Mario Dellavedova, Jimmie Durham, Tim Hawkinson, Ilya Kabakov, Jannis Kounellis, Mike Nelson, Luigi Ontani, Tom Sachs, Samuel Porritt, Daniel Silver
28th September - 11 th November 2006
27 Heddon Street London W1B 4BJ
In the Capitoline Museum in Rome there are several busts of Socrates. The myth has persisted that Socrates’ appearance derived from the labour of his mind. The likenesses of him suggest that his brain grew like a muscle through a process of continuous breakage and healing resulting in a cranium that bears down heavily on his brow. This notion, that the outside of the head betrays its inner workings, might in part be dispelled by the story of Erasmus who famously possessed an exceptionally small head. So much so, that he wore a specially constructed wig and biretta to disguise it. Unlike the majority of busts that survive their subjects, the sculptures of Socrates still perform the purpose for which they were made, in that they maintain his memory. Heads passed down to us bereft of their subjects’ names and biographies have attained a different status, and are open to any number of readings.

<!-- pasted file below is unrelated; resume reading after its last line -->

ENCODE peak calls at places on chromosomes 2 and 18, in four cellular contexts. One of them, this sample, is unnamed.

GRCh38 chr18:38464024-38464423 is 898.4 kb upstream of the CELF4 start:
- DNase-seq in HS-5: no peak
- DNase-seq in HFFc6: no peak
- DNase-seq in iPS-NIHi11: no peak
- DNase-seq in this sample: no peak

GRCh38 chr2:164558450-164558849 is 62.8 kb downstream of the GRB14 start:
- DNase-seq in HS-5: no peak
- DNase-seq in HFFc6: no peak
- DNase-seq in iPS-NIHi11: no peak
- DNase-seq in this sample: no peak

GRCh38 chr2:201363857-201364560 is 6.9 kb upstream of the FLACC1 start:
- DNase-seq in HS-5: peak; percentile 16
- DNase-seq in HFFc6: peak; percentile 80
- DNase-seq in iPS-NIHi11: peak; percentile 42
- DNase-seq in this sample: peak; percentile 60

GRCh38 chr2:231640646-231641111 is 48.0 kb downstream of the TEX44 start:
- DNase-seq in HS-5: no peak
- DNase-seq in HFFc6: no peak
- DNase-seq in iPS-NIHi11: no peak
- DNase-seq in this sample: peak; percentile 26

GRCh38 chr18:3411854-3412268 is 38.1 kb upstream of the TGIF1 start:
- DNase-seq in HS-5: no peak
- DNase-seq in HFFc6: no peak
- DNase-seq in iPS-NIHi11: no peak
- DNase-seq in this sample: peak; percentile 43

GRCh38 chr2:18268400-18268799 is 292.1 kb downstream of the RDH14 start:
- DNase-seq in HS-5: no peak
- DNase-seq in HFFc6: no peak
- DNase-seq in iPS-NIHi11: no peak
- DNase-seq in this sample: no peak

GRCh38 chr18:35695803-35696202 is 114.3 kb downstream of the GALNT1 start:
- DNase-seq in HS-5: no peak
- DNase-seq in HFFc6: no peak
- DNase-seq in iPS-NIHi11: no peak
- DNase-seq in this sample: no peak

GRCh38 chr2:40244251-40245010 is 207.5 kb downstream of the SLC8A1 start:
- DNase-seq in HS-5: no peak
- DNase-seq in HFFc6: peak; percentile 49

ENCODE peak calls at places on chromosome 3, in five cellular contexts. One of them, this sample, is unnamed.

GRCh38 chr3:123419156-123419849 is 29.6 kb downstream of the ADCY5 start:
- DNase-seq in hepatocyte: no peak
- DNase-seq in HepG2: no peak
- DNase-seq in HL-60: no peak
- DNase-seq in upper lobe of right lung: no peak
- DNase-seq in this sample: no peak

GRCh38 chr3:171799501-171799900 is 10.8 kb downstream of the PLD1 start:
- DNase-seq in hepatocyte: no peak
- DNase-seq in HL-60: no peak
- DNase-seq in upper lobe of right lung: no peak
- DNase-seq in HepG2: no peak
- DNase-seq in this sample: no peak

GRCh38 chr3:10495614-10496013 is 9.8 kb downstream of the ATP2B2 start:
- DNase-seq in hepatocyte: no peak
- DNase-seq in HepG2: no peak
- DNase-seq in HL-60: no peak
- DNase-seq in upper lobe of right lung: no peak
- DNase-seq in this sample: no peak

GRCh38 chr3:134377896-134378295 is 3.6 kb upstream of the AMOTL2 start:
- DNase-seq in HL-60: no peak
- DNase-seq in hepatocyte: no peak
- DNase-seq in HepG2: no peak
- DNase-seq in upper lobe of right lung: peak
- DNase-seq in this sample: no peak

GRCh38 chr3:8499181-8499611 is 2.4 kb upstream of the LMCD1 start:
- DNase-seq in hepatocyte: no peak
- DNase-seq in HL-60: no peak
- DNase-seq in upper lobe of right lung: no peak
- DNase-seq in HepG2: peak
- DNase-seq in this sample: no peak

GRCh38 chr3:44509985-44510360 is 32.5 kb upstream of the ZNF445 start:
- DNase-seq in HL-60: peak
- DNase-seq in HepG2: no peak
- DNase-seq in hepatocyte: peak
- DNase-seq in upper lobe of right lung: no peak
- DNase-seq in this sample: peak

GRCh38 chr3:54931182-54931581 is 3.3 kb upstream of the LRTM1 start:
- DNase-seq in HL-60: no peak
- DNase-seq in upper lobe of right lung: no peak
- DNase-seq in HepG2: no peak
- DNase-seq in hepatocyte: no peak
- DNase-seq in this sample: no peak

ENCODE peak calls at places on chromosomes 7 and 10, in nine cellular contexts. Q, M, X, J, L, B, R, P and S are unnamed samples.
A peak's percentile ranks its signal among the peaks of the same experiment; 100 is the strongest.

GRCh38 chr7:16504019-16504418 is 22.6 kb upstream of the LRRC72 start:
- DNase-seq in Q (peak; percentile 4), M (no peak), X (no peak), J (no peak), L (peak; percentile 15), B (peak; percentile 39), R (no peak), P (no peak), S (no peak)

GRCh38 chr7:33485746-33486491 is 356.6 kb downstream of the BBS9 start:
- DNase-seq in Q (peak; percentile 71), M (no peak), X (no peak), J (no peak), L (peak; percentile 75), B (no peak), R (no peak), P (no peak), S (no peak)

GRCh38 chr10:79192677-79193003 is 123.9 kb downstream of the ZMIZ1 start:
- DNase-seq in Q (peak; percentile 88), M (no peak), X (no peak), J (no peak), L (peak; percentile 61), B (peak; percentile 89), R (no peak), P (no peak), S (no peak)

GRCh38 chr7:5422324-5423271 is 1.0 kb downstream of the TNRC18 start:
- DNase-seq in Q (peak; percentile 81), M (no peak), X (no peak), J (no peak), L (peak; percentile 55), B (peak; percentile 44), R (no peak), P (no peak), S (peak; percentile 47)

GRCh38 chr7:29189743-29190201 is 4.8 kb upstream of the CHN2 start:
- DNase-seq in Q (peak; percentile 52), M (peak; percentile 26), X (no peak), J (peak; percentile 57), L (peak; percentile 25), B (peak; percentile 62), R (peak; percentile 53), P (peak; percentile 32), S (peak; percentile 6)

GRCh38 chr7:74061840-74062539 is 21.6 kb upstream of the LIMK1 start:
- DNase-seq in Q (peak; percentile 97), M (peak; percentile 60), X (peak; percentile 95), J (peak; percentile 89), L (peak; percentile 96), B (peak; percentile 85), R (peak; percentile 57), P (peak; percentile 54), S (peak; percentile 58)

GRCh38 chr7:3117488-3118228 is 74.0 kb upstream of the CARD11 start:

Much of the work in the exhibition has taken the purposelessness of making a portrait today as its point of departure. In dispensing with the history of the subject, the head assumes a peculiar versatility. As with the face, we are destined to see the likeness of a head in even the most misshapen of naturally occurring things. We can stretch our powers of recognition to see a head in nearly anything roughly spherical that possesses disproportionate information on one side. Several pieces touch on this. In one instance the shape of a small figure slumped over a barrier gestures at the nose of a face. Another work suggests an animal head made from a baseball cap, folded in such a way as to indicate eyes and a snout.
It could be claimed that the face naturally lends itself to painting. Like paint, the face is changeable and responsive. In contrast to the mobility of the face, the head as a whole may be considered lumpish and static, and this is something that a number of the pieces play on.
Certain other works in the exhibition may be viewed broadly as self-portraits, the absence of a single external subject providing a space filled by what the artist’s own head contains, the sum of all heads, and as such a particular view of humanity.
In the context of the exhibition the inclusion of a skull not only leads us to thoughts of mortality, but also causes us to think about the skull as an armature. In this light it can be considered a democratic object, something we have in common once stripped of the flesh, hair and tissue that makes us visually distinct.
Text by Samuel Porritt